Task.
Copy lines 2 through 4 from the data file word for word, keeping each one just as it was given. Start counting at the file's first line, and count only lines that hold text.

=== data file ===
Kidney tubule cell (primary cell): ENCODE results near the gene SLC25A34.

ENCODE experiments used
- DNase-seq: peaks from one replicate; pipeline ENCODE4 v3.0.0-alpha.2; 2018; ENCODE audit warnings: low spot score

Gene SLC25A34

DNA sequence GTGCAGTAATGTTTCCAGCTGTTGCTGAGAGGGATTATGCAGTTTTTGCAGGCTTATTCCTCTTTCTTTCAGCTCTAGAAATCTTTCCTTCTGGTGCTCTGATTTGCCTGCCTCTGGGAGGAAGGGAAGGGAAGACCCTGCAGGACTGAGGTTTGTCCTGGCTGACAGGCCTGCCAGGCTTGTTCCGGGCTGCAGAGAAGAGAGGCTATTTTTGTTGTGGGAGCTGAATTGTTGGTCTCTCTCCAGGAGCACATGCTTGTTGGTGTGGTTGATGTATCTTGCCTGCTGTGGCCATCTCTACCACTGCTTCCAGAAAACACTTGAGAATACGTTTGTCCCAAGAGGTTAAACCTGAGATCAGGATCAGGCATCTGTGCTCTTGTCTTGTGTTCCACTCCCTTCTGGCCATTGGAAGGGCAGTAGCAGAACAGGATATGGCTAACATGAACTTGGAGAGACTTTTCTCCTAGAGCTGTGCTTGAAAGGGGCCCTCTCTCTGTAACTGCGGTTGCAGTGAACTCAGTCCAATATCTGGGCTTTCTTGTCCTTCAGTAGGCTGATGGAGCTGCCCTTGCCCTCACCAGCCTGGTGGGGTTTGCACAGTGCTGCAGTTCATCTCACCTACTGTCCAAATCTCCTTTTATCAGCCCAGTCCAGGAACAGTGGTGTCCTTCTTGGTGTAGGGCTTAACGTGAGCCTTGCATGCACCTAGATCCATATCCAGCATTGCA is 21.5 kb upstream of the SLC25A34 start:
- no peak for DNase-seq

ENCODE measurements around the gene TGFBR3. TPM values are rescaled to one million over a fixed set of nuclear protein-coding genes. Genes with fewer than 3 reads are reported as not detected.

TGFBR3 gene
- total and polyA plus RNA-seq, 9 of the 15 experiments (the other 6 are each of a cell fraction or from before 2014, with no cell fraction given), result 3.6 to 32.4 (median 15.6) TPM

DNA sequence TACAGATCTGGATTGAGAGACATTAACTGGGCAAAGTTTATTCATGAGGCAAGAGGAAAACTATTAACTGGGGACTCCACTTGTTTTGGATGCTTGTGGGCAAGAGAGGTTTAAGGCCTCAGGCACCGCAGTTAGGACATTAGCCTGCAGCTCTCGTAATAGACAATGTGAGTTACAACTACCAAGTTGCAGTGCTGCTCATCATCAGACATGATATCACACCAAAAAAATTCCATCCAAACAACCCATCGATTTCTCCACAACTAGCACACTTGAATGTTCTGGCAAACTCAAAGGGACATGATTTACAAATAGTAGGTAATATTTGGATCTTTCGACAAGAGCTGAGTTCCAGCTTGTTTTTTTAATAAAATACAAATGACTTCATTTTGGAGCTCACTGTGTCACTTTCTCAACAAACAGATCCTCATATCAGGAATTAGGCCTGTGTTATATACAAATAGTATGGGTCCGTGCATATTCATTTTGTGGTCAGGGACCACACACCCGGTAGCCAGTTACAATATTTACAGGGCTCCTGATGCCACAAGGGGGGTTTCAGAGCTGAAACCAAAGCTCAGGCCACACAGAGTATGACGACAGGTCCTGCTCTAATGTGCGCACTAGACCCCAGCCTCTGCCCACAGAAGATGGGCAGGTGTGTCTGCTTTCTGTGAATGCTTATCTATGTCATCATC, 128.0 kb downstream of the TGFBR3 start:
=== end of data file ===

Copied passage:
ENCODE experiments used
- DNase-seq: peaks from one replicate; pipeline ENCODE4 v3.0.0-alpha.2; 2018; ENCODE audit warnings: low spot score

Gene SLC25A34